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You Think Job Stress Killed Your Spouse: Can You Collect Workers’ Compensation Death Benefits?

Some 40 percent of U.S. workers report that their job is “very or extremely stressful,” according to a report by the National Institute for Occupational Safety and Health.

Against this backdrop, we ask: What if you think excessive job stress literally killed your spouse? Can you, as a surviving spouse, collect workers’ compensation death benefits?

In a ruling that lays out the difficulties of proving such claims, the Commonwealth Court of Pennsylvania recently said “no” to a widow whose 51-year-old husband died of a heart attack. But the court’s decision is fact-specific and is not the final word on whether such claims can succeed under different circumstances.

Multiple Witnesses

In Touchstone v. Workers’ Compensation Appeal Board (Touchstone and Associates), Andrew Touchstone (a bit ironically) was a workers’ compensation attorney who founded his own law firm. His workload, by his wife’s description, was aggressive ― he started his workday at 9 a.m. and often ended it at 1 a.m. or 2 a.m., with some breaks for dinner, the gym, and sometimes a nap.

Touchstone had been treating for anxiety since before his three children were born. (They were in college/graduate school when he died.) He was also a smoker, took high blood pressure medication, and had underwent a heart ablation procedure several years before his death.

Touchstone’s wife argued that the fatal heart attack he suffered on Oct. 21, 2014, was caused by job stress, and in particular, financial stress that he had been under.

She presented multiple witnesses to support her claim.

  • A workers’ compensation attorney, who knew Touchstone for 23 years and rented office space to him, testified that he worked late, even staying at the office overnight sometimes. He also testified that Touchstone was normally gregarious and friendly, but had become short-tempered and angry in the months preceding his death.
  • The lawyer who took over Touchstone’s cases after he died testified that he had been concerned and stressed because conservative court decisions and legislative changes were making it increasingly difficult for him to earn a living.
  • An attorney employed by Touchstone testified that a union had started referring cases to the firm in 2014, but that the cases required an immediate outlay of capital. He testified that Touchstone was becoming increasingly worried about cash flow.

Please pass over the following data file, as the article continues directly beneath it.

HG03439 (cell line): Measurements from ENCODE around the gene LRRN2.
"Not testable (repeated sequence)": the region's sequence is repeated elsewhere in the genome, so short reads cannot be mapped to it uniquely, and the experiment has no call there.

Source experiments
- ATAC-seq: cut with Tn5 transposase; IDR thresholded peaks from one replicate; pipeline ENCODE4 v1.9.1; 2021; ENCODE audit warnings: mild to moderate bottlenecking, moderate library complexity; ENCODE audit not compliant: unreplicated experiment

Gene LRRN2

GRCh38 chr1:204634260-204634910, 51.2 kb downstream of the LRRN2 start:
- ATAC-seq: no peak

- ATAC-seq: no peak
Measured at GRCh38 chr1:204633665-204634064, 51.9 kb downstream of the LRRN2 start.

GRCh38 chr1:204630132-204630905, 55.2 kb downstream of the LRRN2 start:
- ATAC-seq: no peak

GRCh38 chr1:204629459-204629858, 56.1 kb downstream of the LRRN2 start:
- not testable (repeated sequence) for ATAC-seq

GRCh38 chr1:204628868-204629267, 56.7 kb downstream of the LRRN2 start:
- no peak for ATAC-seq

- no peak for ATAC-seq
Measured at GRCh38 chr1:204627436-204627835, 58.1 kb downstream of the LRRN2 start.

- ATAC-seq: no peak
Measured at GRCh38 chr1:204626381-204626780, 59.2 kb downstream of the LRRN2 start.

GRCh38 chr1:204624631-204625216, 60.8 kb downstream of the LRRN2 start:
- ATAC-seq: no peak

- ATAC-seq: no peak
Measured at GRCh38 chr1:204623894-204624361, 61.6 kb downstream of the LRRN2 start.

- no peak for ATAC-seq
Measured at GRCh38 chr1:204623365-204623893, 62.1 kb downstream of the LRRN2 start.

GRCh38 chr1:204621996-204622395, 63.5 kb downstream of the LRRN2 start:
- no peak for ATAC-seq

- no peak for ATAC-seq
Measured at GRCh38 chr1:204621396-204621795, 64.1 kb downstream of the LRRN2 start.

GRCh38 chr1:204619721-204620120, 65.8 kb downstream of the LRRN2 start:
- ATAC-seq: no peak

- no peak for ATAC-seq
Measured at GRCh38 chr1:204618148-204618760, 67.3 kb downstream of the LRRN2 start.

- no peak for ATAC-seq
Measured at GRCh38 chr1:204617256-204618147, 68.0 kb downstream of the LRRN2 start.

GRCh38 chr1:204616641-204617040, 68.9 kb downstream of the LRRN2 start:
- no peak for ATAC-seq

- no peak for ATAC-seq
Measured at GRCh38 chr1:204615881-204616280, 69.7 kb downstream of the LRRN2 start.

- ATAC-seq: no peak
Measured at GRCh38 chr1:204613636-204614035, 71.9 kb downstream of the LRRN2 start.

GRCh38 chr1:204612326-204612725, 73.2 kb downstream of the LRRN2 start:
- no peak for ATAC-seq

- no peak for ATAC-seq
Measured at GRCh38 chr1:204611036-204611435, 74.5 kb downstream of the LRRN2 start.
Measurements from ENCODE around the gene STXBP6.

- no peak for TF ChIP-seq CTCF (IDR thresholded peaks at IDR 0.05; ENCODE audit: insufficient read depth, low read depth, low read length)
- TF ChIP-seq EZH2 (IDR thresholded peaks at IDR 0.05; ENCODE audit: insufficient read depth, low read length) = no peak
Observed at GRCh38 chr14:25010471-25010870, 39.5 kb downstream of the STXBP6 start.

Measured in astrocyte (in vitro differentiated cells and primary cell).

The widow also presented testimony from a doctor who concluded that the “anxiety, urgency, agitation, and anger” that Touchstone experienced from his work was a type of psychosocial stress and was a substantial contributing factor in his death. The doctor testified that a trigger, such as anger, doubles the risk of sudden cardiac arrest when it occurs within two hours of irregular arrhythmia.

But a doctor who presented testimony on behalf of the law firm’s workers’ compensation insurer disputed the widow’s medical witness and instead opined that Touchstone died from sleep apnea or a hypertensive crisis. In support of his opinion, the doctor cited a litany of medical problems including that Touchstone smoked, was overweight, had a supraventricular tachycardia, which was treated successfully in 1991, and suffered from chronic hypertension and dyslipidemia. In addition, Touchstone’s cholesterol was 239, and his triglycerides and LDL cholesterol were high.

After hearing the evidence, the workers’ compensation judge ultimately concluded that the widow did not meet her burden in establishing that financial strain was a substantial contributing factor in Touchstone’s death and that she did not put forth unequivocal medical evidence linking his heart attack to his job stress. Among the judge’s findings: Touchstone “kept business to himself,” and there was no tangible evidence supporting the witnesses’ impressions that financial matters were causing his behavioral changes. Accordingly, the judge denied the widow’s claim.

The widow appealed to the Workers’ Compensation Appeal Board, which affirmed the judge’s decision. She then appealed to the Commonwealth Court.

On Appeal

In ruling against the widow, the Commonwealth Court noted that it is well-established under Pennsylvania law that the workers’ compensation judge is “the ultimate fact finder … and is free to accept or reject the testimony of any witness, including a medical witness, in whole or in part.” The judge, though, does not have the discretion to capriciously disregard competent evidence without a reasonable explanation or without specifically discrediting it.

Here, the Commonwealth Court found that the workers’ compensation judge had acted appropriately and had meticulously explained the reasoning behind her decision:

The [workers’ compensation judge] did not capriciously disregard evidence. Rather, the [judge], as fact finder, heard the testimony firsthand, made credibility determinations, and weighed the evidence presented. The [judge] thoroughly explained her thought process. … Accordingly, we cannot find that the [judge] capriciously disregarded evidence.

Conclusion

Unfortunately, Touchstone’s widow will not receive workers’ compensation death benefits. However, the outcome of this case was driven by the widow’s inability to prove her claim. The decision does not bar other widows/widowers from receiving death benefits if they can prove that their spouse died from job-related stress.

As always, if you believe that you may have a workers’ compensation claim, we recommend that you consult with an experienced workers’ compensation attorney who can ensure that you receive all benefits to which you are legally entitled.